The purpose of the study is to review The False Claims Act (FCA) settlements and challenges facing the industry to suggest the motivation behind firms’ alleged fraudulent activity. FCA has been applied against pharmaceutical companies by the US Government to combat marketing fraud including kickbacks, improper pricing and off-label promotion. The interests of the US Government and medical professionals are also considered. Changes to the law governing pharmaceutical marketing practices are recommended.

Design/methodology/approach

Cases settled under the FCA between 2005 and 2012 were identified by accessing the US Department of Health and Human Services (DHHS) Corporate Integrity Agreements Web site and annual reports and the quitamhelp.com Web site. Case details were collected from US Department of Justice press releases, DHHS annual reports, and case documents in the Public Access to Court Electronic Records database.

Findings

Of the settled cases in the final sample, improper pricing practices were evident in 33 per cent of the cases; off-label promotion in 52 per cent; and both in 15 per cent of the cases. Forty-eight per cent of the alleged fraudulent marketing activity occurred within the brands’ first year and 68 per cent within the first two years on the market. Reported settlements ranged from US$4 million to US$4.3 billion.

Originality/value

This research simultaneously considers business issues facing the pharmaceutical industry and alleged fraudulent marketing activity to recommend changes to the law governing drug promotion. Changes have the potential to improve the balance between the respective interests of industry, medicine and government and to improve compliance and patient care in the future.

Details

International Journal of Pharmaceutical and Healthcare Marketing, vol. 8 no. 3
Type: Research Article
ISSN: 1750-6123

Keywords

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Article
Publication date: 22 June 2012

Ahmed Taher, Elnora W. Stuart and Ibrahim Hegazy

Pharmaceutical companies' marketing strategies have traditionally targeted only physicians and, more recently, consumers. The purpose of this paper is to explore the role…

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1783

Abstract

Purpose

Pharmaceutical companies' marketing strategies have traditionally targeted only physicians and, more recently, consumers. The purpose of this paper is to explore the role of the pharmacist as prescriber, influencer, switcher, and dispenser of pharmaceutical drugs in one developing country, Egypt.

Design/methodology/approach

The authors surveyed pharmacists in Cairo, Egypt. The pharmacists were asked to estimate the percentages of patients who came in with a prescription, with only a box or a recommendation for a medicine and with only symptoms, and whether he/she switched the patient to another medicine. Pharmacies were classified as to the social class of the pharmacy neighborhoods. Cluster analysis was used to further classify pharmacists as “Influencers” and “Non‐influencers”.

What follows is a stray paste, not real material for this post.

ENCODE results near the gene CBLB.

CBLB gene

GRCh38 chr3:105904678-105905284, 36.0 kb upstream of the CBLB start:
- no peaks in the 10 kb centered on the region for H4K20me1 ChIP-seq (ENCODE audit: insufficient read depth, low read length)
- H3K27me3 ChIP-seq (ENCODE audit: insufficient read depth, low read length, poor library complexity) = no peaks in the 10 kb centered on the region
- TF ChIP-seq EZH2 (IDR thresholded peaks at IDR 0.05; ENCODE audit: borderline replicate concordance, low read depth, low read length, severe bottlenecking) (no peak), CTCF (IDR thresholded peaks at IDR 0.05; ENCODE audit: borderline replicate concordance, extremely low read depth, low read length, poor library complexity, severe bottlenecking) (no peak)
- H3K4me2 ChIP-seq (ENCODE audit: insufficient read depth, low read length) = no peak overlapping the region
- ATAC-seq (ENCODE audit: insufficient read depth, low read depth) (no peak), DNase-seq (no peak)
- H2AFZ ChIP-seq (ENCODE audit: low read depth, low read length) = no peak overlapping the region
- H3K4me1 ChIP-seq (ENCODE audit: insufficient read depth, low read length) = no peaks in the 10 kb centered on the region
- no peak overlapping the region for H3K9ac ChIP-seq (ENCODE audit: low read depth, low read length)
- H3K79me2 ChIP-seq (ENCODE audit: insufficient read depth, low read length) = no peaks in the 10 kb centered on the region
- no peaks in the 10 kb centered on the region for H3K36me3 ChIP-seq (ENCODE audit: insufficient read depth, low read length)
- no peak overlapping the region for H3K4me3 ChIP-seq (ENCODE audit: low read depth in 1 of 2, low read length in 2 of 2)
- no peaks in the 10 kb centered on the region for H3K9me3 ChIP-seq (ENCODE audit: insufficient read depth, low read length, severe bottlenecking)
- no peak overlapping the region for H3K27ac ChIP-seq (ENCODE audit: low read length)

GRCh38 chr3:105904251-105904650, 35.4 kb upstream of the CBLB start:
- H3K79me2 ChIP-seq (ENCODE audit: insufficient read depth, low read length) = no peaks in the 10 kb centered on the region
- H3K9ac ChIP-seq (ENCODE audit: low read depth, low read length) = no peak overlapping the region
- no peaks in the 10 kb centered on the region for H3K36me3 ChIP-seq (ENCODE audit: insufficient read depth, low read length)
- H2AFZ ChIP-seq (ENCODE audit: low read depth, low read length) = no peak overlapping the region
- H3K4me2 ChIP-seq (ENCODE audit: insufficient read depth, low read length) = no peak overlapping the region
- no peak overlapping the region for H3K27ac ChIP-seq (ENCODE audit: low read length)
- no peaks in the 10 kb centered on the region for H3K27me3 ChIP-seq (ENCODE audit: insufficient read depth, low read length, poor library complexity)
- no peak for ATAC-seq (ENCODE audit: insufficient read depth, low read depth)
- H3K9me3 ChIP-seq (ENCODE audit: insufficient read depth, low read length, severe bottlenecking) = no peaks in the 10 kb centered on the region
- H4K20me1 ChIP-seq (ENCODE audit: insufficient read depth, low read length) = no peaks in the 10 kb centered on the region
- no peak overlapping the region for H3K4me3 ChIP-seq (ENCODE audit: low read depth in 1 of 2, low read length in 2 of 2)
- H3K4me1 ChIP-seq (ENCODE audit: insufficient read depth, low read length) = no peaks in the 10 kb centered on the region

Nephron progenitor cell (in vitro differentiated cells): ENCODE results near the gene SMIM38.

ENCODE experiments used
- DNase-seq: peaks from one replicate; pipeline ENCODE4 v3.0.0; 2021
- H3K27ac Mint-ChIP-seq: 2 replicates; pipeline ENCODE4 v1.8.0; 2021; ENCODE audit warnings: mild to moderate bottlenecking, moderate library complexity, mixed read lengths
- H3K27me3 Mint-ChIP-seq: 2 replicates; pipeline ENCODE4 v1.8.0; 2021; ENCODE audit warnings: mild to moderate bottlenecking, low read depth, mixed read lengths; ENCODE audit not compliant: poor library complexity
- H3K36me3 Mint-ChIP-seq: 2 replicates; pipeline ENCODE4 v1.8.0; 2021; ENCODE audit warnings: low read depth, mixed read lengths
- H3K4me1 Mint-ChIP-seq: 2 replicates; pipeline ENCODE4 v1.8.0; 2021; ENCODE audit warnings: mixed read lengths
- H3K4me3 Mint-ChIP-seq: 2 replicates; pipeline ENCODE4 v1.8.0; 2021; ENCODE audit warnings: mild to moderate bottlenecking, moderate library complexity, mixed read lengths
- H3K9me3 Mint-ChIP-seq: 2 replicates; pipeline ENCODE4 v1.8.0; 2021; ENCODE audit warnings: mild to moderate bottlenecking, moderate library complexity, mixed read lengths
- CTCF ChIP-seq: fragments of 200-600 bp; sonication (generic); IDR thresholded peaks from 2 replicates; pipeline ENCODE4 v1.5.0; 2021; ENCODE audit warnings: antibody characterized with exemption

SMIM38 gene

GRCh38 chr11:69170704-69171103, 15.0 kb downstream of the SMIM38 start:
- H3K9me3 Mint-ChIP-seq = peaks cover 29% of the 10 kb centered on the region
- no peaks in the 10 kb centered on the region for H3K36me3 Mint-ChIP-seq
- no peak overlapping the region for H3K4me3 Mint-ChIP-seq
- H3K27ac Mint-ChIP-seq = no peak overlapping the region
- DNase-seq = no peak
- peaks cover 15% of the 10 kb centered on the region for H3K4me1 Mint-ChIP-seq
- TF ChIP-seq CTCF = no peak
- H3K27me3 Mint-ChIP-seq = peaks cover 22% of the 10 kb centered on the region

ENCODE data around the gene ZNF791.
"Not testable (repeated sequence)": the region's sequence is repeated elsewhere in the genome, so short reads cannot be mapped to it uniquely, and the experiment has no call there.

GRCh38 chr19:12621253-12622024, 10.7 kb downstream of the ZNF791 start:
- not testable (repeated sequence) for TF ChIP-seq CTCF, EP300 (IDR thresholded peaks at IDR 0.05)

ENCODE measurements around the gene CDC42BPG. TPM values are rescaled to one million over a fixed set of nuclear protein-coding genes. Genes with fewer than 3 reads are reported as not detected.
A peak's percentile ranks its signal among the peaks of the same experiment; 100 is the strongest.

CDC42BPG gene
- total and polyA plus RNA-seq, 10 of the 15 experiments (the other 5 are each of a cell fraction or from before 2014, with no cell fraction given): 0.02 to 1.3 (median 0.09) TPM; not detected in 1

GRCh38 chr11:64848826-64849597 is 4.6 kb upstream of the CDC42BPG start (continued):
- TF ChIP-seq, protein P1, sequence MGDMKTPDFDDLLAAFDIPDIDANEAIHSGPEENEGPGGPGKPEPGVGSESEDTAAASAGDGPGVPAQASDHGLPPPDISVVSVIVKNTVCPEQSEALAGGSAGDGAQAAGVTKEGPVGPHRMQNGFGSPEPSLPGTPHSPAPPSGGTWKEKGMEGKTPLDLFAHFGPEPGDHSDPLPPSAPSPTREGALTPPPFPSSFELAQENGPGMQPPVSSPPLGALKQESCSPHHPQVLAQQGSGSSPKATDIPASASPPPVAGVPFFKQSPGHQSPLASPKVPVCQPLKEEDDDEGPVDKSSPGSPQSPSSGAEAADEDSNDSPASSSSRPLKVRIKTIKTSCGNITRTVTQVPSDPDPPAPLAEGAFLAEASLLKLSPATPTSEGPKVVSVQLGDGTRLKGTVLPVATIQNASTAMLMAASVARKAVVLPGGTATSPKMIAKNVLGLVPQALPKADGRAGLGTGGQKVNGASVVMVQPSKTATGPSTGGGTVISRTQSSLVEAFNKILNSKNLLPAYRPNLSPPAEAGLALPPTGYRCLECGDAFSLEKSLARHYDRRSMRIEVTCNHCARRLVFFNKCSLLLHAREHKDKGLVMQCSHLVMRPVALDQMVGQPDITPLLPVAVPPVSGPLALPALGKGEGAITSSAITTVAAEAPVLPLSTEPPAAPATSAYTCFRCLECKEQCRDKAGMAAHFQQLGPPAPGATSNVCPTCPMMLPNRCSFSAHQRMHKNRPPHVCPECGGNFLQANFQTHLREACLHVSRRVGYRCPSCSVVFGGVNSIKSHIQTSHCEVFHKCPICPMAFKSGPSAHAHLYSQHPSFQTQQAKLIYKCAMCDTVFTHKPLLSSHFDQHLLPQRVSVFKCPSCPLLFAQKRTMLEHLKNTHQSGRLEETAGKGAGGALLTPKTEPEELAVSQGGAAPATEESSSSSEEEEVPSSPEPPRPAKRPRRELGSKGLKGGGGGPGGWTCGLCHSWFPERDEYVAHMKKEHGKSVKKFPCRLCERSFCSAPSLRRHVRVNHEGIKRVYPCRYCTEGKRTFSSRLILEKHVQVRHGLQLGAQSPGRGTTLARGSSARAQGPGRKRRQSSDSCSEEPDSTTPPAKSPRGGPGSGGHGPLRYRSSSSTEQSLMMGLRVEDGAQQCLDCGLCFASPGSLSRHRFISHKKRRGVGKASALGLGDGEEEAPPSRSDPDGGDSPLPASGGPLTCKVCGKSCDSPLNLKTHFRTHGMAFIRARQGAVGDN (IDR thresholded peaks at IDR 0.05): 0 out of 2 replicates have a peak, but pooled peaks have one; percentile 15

Findings

Overall the pharmacists influence 39 percent of all purchase decisions for pharmaceuticals with higher levels of influence in lower social class neighborhoods. Approximately one out of four pharmacists was classified as an Influencer.

Practical implications

In developing countries, the pharmacist plays a key role in which medicines patients ultimately purchase. Marketing activities directed toward the pharmacist may provide an important opportunity to maximize the pharmaceutical firms' return on marketing investment.

Originality/value

Few studies have looked at the marketing of pharmaceutical drugs in developing countries. This paper is unique in that it examines the role of the pharmacist in these markets, thus providing an important addition to the understanding of the challenges to the industry in these countries and important implications for pharmaceutical marketing strategies.

Details

International Journal of Pharmaceutical and Healthcare Marketing, vol. 6 no. 2
Type: Research Article
ISSN: 1750-6123

Keywords

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Article
Publication date: 1 September 1997

Charles Pahud de Mortanges, Jan‐Willem Rietbroek and Cort MacLean Johns

States that although Japan’s pharmaceutical industry has succeeded in steadily advancing its total sales revenues in recent years, its market share of worldwide volume has…

Downloads
2326

Abstract

States that although Japan’s pharmaceutical industry has succeeded in steadily advancing its total sales revenues in recent years, its market share of worldwide volume has actually retreated slightly. Its major competitor continues to be the USA, while its three top European rivals: Germany, France and Italy ‐ in combination ‐ have consistently outperformed Japan. Significantly, Japan remains the single largest recipient of US pharmaceutical exports with a surplus over imports of more than $500 billion. Discusses various findings based on survey results within Japan’s market structure. Posits that the US experience shows that successfully operating on the Japanese market requires considerable preparation, especially in the areas of distribution and promotion. Owing to the technical segmentation and endemic distribution system of the Japanese pharmaceutical industry, concludes that it is unlikely that the pharmaceutical industry in Japan will rise to dominate this industrial sector on a global basis as they have prevailed in others.

Details

European Journal of Marketing, vol. 31 no. 8
Type: Research Article
ISSN: 0309-0566

Keywords